Interview: Carnegie Mellon Professor Ari Lightman On How Students Are Empowered By Learning To Use Brandwatch Consumer Research
By Kara FinnertyJun 10
Serendipity. It’s a beautiful word, isn’t it? Kind of onomatopoeic.
The gentle first two syllables, strolling along, and then the trip and stumble over the last three as you catch your toe and turn around to stare – with a “what the hell was that?” look on your face.
But what has silly-old serendipity got to do with brands?
Brands, with their laser-guided targeting. Brands, with their studied analysis, their research and their intricately planned executions.
Well, in part, it’s to do with the humanity of brands.
It’s about allowing room for the quirk, the anomaly, the real. Brands, like robots, are man-made, and robot engineers have an expression called ‘The Uncanny Valley’.
It’s an aesthetics theory – that as features and movements become studiedly close to ‘natural’, the viewer experiences a strong reaction of repulsion. If we are to build brands with the capacity for humanity, we need to stay out of Uncanny Valley.
An actor friend once looked hurt when I told him I liked his acting. “You’re not supposed to see the acting”, he told me.
Yes, the irony of that is obvious, I know.
And yet I believe you can. When thinking about a brand – its name, its look, its voice, its campaigns and content, here are a few ways I try to let serendipity in to our thinking.
Don’t just rub your metaphorical foot and walk on when you trip on something that shouldn’t be there.
In brainstorms, it helps to have somebody whose job it is to look for the collective awkward-pause and the raised-eyebrows which usually accompany the toe-stub.
‘It’s a bit like…” is a powerful thing.
It can lead you to unexpected places. A tyre is like a training shoe.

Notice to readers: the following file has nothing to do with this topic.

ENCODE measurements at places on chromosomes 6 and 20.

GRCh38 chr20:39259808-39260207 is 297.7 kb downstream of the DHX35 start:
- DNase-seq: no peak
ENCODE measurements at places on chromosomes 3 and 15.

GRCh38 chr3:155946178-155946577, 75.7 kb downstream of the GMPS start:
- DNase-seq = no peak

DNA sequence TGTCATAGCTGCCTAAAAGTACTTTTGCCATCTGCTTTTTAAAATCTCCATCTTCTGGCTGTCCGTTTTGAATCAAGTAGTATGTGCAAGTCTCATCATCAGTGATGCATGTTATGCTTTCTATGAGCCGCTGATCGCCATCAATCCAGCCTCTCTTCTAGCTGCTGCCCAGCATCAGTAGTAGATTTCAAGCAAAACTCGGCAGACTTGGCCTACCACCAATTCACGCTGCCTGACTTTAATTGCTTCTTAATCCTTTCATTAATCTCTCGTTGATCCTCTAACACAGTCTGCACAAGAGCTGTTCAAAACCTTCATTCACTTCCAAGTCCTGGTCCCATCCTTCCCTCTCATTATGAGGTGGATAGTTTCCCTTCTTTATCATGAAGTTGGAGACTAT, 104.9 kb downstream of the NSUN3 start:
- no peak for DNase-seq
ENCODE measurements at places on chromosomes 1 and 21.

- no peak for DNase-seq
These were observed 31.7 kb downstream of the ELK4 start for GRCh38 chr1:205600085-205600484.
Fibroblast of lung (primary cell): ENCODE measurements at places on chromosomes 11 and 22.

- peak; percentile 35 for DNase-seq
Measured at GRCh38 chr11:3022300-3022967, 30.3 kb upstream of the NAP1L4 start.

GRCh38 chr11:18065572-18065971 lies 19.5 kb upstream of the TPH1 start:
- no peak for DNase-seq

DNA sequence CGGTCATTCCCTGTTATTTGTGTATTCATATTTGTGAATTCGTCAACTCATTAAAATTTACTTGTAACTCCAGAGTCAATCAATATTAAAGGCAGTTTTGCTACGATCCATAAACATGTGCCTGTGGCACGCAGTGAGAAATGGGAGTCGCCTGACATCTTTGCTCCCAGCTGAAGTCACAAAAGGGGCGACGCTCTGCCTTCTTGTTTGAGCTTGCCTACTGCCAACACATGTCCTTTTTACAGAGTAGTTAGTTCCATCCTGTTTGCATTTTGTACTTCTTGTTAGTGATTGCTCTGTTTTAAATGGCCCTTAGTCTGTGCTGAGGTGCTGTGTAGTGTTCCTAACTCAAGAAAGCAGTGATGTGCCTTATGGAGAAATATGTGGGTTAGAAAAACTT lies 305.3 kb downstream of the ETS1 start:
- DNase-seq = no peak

Yeah, but it’s a bit like a condom. And it’s a bit like Jeremy Paxman. Now we’re off somewhere interesting.
Bolt-together unlikely combinations, see what you get.
Like those flip-books where you get a cowboy’s head on a granny’s body and a policeman’s boots. No-one ever won a Hollywood pitch with “it’s like Cinderella meets Sleeping Beauty.”
Somebody, at some point, said to somebody else: “…market…sounds a bit like meerkat.”
And somebody else laughed. Funny things, playful things, happen so spontaneously, often at un-asked-for times. So, find a way to ‘bank’ these when they happen.
Try a serendipity engine, like millionshort.com, or yossarianlives.com – as ways to leap into less obvious territory.
Wordsworth was all on his own when he did his cloud-wandering thing.
Most people say their minds wander best when they are in the shower, driving, ironing. Just have a (waterproof) pen and paper handy for when you stub your toe.
They got the size of label wrong on the bottle about a hundred years ago. Looks funny.
They stuck it on, and stuck with it. Don’t go around screwing-up on purpose, or you’ll get fired, but recognize when something inspired happened by happy accident, and then back it.
Isn’t all this serendipity the antithesis of data, and intelligence, and insight?
No. I don’t think so. We need something to push out from, a ground zero. Every wander needs to start somewhere.